Ahead of the 2008 G8 Summit which starts tomorrow, the leaders of Canada, Italy, Russia and U.S. all arrived today in the northern island of Hokkaido. But they weren’t the only ones. Hokkaido is hosting NGOs and civil society organizations that have been gathering in the past couple of days from all over the world. Yesterday, some of these NGOs and several thousand citizens staged a demonstration march in the center of Sapporo, the capital city of Hokkaido, to promote their hopes for world peace and greater equality. Check out the people from Oxfam Japan above, wearing large G8-leader masks and yukatas (cotton kimonos) requesting the G8 nations to tackle international problems in earnest.
I also landed in Hokkaido today, and headed straight to the International Media Centre (IMC) of the G8 Summit. The IMC is in Rusutu, a good two hours drive away from the main airport in Hokkaido. I knew I was close when I started seeing rows of security vans and guards in the middle of Japanese countryside. Apparently Japan has spent $280m on security for the G8… Our team set ourselves up in the main hall of the IMC. The place was only 75% full, but during the course of the day and evening, more and more journalists, camera/video men, and NGO guys like us arrived and catching up with each other in their different languages.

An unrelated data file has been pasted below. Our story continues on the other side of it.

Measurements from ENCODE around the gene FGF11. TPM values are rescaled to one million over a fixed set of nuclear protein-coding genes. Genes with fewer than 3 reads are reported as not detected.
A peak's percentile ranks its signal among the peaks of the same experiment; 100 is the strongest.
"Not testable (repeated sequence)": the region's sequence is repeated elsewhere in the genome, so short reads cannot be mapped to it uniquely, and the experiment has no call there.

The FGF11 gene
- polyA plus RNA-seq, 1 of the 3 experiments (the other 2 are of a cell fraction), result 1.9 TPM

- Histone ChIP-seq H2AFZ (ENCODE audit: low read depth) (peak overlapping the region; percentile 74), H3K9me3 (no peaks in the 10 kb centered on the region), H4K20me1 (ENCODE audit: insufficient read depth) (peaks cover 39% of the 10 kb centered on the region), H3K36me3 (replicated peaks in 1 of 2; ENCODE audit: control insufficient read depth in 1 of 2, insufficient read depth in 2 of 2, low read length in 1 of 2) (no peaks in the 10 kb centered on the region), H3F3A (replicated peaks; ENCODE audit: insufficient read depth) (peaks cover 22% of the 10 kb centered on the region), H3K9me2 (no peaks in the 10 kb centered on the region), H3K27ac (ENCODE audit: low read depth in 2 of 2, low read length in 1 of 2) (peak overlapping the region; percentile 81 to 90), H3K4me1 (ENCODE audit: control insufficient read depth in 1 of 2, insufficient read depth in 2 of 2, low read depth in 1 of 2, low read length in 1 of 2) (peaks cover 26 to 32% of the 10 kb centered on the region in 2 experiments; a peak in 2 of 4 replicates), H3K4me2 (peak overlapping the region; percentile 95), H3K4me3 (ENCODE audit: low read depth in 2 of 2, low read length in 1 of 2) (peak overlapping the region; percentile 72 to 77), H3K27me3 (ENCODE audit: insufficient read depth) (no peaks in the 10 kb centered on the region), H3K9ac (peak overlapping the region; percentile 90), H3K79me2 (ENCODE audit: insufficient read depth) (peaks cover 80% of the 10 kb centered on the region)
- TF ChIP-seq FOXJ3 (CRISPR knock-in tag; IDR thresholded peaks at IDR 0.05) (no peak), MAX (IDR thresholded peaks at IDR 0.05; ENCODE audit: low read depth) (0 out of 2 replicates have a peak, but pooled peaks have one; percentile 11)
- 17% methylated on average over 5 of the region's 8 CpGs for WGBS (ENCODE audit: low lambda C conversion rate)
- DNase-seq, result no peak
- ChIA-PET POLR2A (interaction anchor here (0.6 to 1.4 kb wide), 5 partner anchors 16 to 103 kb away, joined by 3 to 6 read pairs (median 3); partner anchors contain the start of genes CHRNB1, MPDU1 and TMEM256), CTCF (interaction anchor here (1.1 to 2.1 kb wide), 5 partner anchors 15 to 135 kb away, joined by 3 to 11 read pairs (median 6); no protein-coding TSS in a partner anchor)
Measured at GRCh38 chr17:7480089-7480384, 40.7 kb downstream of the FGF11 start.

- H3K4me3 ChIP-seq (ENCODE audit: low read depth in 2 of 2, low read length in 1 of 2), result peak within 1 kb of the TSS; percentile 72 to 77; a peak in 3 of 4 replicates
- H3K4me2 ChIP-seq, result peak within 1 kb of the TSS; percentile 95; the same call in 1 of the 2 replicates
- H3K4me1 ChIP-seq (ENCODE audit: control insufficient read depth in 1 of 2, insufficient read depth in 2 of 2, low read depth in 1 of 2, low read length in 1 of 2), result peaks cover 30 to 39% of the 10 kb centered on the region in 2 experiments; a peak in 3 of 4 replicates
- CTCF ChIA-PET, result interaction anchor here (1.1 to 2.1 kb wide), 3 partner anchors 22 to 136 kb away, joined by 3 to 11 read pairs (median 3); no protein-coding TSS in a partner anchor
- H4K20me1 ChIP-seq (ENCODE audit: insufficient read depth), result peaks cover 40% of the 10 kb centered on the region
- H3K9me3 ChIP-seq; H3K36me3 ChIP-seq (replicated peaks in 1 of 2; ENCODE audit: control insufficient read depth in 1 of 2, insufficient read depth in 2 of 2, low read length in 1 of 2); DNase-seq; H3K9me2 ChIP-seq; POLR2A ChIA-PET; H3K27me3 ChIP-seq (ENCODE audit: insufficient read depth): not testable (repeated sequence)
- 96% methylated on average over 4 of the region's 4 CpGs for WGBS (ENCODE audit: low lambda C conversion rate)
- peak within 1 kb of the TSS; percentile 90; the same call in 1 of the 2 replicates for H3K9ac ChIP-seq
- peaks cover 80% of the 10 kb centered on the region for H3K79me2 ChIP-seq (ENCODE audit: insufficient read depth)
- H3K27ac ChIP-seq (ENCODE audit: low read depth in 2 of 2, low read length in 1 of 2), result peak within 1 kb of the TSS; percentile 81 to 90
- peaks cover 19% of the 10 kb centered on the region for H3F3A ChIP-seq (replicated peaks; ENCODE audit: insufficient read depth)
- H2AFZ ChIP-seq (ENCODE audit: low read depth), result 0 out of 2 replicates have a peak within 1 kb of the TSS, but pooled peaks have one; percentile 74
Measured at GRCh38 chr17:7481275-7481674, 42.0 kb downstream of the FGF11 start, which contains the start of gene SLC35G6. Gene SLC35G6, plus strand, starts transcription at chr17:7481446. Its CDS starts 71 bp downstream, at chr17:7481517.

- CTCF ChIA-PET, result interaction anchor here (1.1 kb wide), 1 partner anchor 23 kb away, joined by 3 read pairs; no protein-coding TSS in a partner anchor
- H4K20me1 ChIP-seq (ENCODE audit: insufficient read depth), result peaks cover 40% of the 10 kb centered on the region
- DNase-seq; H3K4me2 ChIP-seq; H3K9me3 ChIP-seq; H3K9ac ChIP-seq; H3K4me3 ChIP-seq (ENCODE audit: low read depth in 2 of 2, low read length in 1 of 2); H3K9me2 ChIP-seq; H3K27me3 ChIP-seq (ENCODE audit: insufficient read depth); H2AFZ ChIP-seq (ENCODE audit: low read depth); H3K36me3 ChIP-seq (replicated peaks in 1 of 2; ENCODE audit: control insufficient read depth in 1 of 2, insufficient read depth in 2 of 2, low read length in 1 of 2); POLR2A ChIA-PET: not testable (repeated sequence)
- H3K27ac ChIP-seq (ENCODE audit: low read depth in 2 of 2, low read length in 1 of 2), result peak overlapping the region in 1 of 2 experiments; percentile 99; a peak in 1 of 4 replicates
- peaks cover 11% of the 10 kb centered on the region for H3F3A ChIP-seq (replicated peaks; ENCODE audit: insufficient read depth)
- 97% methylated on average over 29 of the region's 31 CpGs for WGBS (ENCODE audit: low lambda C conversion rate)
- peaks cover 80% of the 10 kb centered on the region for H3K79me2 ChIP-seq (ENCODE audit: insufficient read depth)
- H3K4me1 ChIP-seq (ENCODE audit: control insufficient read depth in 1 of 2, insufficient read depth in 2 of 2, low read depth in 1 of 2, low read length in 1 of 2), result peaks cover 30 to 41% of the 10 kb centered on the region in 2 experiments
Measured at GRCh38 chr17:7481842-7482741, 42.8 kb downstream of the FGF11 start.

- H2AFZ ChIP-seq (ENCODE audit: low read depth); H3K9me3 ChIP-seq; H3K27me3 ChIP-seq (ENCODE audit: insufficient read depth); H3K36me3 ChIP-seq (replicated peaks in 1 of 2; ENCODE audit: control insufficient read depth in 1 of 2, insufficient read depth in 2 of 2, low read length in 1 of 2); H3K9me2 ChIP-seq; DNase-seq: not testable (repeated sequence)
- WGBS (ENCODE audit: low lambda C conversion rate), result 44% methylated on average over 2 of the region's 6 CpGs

The big interest in the IMC today, at least for the Japanese and American journalists, was the bilateral meeting between Prime Minister Fukuda and President Bush. We were glued to the small TV screen listening to the live coverage of the press conference, being held at Toyako. I was happy to hear President Bush passionately say that there is too much suffering in Africa and that G8 must take firm actions to help Africa fight HIV/AIDS and other illnesses. I do hope that he and other G8 leaders follow through with this and make a firm, deliverable commitment this year… Well, I’ll certainly be keeping a close eye on it in the days to come.